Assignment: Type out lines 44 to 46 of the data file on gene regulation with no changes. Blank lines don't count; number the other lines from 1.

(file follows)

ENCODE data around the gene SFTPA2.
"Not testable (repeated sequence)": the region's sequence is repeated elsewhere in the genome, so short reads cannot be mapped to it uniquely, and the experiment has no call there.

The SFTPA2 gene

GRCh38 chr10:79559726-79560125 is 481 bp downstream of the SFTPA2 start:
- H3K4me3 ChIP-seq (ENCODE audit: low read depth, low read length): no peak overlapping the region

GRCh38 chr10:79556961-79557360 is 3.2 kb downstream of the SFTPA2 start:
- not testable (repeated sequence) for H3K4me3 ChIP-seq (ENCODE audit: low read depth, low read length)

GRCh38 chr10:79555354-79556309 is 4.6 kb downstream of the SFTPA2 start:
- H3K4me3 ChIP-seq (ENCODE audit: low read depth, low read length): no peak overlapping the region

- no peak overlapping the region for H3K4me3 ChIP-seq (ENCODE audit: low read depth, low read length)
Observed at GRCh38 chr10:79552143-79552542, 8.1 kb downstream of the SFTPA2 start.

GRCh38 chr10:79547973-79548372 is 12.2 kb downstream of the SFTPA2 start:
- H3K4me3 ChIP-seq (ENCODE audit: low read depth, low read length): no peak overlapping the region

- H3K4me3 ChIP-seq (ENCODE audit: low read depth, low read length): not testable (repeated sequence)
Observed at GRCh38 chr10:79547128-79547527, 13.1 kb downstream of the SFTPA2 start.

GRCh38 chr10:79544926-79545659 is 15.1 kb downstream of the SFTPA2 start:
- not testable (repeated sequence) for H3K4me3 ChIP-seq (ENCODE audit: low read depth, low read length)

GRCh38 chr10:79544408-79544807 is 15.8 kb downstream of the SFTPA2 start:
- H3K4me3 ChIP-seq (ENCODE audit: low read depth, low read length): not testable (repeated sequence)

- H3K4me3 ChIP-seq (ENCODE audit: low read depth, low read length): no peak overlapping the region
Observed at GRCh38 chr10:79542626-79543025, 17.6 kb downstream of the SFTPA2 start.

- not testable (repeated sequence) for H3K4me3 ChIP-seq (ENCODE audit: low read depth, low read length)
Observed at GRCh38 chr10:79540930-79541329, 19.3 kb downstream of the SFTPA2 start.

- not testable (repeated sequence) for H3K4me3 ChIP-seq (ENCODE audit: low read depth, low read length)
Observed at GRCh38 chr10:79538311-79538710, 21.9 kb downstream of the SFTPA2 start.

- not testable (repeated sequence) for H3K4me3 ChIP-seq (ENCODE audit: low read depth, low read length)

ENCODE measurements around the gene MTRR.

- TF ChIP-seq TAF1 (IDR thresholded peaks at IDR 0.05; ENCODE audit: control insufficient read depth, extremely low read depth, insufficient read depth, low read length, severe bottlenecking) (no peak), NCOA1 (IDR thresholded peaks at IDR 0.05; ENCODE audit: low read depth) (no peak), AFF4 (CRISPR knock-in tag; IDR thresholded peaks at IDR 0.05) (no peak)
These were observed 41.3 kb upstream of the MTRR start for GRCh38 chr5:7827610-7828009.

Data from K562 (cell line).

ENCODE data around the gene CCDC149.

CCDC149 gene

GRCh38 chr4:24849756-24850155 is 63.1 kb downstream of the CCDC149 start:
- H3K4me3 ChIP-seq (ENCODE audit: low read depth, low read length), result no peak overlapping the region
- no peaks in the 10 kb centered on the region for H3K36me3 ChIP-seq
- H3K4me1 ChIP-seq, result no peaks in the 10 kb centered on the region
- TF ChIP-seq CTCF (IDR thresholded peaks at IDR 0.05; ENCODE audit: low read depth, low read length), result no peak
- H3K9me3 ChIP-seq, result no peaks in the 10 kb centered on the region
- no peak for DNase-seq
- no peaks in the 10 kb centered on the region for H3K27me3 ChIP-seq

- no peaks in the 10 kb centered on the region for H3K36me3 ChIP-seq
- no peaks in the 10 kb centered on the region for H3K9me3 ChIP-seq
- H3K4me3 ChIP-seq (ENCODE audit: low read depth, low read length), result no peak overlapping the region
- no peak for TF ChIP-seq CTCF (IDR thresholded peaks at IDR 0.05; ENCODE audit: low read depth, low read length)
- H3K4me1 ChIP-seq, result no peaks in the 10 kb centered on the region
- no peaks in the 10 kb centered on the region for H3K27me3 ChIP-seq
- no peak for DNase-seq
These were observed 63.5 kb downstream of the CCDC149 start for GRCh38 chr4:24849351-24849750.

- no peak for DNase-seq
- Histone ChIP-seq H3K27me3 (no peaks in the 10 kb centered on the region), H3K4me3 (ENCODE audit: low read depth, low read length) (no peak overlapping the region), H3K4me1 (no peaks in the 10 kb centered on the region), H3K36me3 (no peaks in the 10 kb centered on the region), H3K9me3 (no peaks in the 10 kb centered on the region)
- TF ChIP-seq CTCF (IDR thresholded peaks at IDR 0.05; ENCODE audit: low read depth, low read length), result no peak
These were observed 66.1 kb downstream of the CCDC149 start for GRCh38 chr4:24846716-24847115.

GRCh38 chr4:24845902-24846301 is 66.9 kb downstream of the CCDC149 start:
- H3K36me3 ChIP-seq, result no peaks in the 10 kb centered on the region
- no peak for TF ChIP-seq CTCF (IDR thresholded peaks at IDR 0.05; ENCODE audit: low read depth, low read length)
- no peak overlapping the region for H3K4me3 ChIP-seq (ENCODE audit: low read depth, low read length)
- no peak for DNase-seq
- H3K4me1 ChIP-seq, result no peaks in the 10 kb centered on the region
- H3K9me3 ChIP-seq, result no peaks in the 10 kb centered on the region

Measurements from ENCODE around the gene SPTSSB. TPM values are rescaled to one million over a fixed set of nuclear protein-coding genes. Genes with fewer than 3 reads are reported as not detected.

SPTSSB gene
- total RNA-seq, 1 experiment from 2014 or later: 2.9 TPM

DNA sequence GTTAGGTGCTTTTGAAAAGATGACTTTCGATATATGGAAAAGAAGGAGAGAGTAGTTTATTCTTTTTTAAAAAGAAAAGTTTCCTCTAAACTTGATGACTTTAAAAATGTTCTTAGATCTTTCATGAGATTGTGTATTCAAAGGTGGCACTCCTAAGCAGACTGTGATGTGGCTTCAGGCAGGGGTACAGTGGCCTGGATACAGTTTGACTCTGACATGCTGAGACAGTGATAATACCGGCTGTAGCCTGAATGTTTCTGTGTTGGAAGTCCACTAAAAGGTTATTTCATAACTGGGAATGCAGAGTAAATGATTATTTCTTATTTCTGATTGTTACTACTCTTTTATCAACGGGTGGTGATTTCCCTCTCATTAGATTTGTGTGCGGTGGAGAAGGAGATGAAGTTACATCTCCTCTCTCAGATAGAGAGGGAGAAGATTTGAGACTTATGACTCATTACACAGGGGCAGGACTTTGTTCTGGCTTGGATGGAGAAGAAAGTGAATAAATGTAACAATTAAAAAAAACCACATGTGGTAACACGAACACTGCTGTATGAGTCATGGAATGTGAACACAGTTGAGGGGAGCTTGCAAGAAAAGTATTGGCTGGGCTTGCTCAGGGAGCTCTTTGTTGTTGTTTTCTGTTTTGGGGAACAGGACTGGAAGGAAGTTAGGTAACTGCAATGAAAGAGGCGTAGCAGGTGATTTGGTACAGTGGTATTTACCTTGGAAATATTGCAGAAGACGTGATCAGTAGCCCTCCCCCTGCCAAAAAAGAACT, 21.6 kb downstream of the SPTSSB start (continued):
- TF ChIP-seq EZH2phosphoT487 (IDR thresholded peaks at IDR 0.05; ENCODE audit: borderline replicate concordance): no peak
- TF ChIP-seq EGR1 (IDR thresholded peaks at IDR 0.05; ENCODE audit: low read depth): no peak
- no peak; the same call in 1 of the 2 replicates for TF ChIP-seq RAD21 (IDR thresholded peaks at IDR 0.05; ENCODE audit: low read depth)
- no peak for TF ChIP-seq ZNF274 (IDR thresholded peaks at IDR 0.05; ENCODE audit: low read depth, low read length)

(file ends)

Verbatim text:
- no peak for TF ChIP-seq CTCF (IDR thresholded peaks at IDR 0.05; ENCODE audit: low read depth, low read length)
- H3K4me1 ChIP-seq, result no peaks in the 10 kb centered on the region
- no peaks in the 10 kb centered on the region for H3K27me3 ChIP-seq